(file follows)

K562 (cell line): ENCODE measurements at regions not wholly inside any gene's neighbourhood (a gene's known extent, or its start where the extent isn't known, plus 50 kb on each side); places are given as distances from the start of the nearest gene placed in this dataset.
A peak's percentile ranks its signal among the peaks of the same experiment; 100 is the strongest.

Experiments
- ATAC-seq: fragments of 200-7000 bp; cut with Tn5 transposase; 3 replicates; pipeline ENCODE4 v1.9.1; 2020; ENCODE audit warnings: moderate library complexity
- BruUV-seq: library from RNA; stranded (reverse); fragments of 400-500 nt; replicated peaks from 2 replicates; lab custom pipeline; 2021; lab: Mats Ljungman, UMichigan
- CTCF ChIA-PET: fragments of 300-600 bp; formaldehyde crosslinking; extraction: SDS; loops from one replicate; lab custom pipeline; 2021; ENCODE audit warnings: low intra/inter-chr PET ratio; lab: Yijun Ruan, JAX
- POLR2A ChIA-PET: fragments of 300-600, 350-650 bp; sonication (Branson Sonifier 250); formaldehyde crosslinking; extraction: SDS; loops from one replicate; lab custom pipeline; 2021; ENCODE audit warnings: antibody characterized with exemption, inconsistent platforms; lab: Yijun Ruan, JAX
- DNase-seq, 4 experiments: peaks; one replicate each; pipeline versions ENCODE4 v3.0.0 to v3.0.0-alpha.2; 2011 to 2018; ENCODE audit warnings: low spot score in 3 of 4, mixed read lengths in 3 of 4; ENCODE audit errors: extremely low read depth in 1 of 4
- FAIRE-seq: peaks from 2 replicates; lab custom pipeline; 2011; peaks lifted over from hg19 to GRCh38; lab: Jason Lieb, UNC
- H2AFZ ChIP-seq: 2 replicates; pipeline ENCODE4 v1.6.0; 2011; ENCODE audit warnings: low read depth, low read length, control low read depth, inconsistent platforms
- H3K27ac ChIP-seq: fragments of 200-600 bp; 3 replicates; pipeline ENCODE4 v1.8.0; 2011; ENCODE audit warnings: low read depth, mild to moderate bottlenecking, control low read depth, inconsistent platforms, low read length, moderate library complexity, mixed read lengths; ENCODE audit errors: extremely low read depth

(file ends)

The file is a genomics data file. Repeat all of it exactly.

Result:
K562 (cell line): ENCODE measurements at regions not wholly inside any gene's neighbourhood (a gene's known extent, or its start where the extent isn't known, plus 50 kb on each side); places are given as distances from the start of the nearest gene placed in this dataset.
A peak's percentile ranks its signal among the peaks of the same experiment; 100 is the strongest.

Experiments
- ATAC-seq: fragments of 200-7000 bp; cut with Tn5 transposase; 3 replicates; pipeline ENCODE4 v1.9.1; 2020; ENCODE audit warnings: moderate library complexity
- BruUV-seq: library from RNA; stranded (reverse); fragments of 400-500 nt; replicated peaks from 2 replicates; lab custom pipeline; 2021; lab: Mats Ljungman, UMichigan
- CTCF ChIA-PET: fragments of 300-600 bp; formaldehyde crosslinking; extraction: SDS; loops from one replicate; lab custom pipeline; 2021; ENCODE audit warnings: low intra/inter-chr PET ratio; lab: Yijun Ruan, JAX
- POLR2A ChIA-PET: fragments of 300-600, 350-650 bp; sonication (Branson Sonifier 250); formaldehyde crosslinking; extraction: SDS; loops from one replicate; lab custom pipeline; 2021; ENCODE audit warnings: antibody characterized with exemption, inconsistent platforms; lab: Yijun Ruan, JAX
- DNase-seq, 4 experiments: peaks; one replicate each; pipeline versions ENCODE4 v3.0.0 to v3.0.0-alpha.2; 2011 to 2018; ENCODE audit warnings: low spot score in 3 of 4, mixed read lengths in 3 of 4; ENCODE audit errors: extremely low read depth in 1 of 4
- FAIRE-seq: peaks from 2 replicates; lab custom pipeline; 2011; peaks lifted over from hg19 to GRCh38; lab: Jason Lieb, UNC
- H2AFZ ChIP-seq: 2 replicates; pipeline ENCODE4 v1.6.0; 2011; ENCODE audit warnings: low read depth, low read length, control low read depth, inconsistent platforms
- H3K27ac ChIP-seq: fragments of 200-600 bp; 3 replicates; pipeline ENCODE4 v1.8.0; 2011; ENCODE audit warnings: low read depth, mild to moderate bottlenecking, control low read depth, inconsistent platforms, low read length, moderate library complexity, mixed read lengths; ENCODE audit errors: extremely low read depth